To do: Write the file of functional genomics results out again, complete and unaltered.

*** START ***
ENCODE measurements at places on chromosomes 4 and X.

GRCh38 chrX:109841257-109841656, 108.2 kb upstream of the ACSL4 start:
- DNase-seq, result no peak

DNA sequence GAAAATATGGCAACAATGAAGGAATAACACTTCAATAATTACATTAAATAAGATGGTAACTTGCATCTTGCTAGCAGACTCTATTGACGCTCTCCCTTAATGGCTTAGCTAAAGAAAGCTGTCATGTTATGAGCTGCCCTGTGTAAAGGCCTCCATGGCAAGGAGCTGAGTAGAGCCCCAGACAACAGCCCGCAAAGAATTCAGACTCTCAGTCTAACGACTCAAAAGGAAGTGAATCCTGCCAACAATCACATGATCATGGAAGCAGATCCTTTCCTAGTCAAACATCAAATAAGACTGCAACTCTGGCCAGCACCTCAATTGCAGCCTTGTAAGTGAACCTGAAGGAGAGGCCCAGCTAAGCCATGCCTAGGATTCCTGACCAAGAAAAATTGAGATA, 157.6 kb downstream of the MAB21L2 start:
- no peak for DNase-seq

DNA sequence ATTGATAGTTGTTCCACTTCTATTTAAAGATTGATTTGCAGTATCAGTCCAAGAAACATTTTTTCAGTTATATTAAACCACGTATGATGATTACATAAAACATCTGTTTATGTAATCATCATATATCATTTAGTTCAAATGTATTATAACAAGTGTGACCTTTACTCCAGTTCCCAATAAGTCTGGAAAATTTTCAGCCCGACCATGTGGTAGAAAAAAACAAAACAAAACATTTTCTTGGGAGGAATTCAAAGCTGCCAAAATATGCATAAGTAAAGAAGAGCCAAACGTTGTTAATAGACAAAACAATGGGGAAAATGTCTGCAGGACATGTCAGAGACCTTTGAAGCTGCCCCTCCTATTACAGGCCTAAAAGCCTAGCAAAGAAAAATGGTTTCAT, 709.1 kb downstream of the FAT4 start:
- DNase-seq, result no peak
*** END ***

ENCODE measurements at places on chromosomes 4 and X.

GRCh38 chrX:109841257-109841656, 108.2 kb upstream of the ACSL4 start:
- DNase-seq, result no peak

DNA sequence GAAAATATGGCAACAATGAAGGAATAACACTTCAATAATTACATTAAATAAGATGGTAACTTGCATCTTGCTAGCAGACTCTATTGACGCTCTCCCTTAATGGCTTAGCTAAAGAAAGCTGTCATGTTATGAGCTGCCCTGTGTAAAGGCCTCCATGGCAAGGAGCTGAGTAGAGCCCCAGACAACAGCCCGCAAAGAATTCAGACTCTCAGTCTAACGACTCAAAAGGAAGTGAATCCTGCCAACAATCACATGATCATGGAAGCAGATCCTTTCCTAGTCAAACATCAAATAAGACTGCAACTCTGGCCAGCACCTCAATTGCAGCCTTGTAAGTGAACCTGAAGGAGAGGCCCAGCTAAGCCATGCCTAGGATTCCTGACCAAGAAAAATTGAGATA, 157.6 kb downstream of the MAB21L2 start:
- no peak for DNase-seq

DNA sequence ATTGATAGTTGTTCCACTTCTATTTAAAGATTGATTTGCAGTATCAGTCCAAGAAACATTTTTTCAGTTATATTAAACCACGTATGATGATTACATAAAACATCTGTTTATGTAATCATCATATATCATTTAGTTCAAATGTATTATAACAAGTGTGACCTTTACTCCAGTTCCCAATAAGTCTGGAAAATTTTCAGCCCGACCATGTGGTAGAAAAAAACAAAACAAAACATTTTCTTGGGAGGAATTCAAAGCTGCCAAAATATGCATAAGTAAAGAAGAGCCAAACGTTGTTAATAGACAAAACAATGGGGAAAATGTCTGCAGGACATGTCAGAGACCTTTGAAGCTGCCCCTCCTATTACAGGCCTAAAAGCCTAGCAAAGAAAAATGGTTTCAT, 709.1 kb downstream of the FAT4 start:
- DNase-seq, result no peak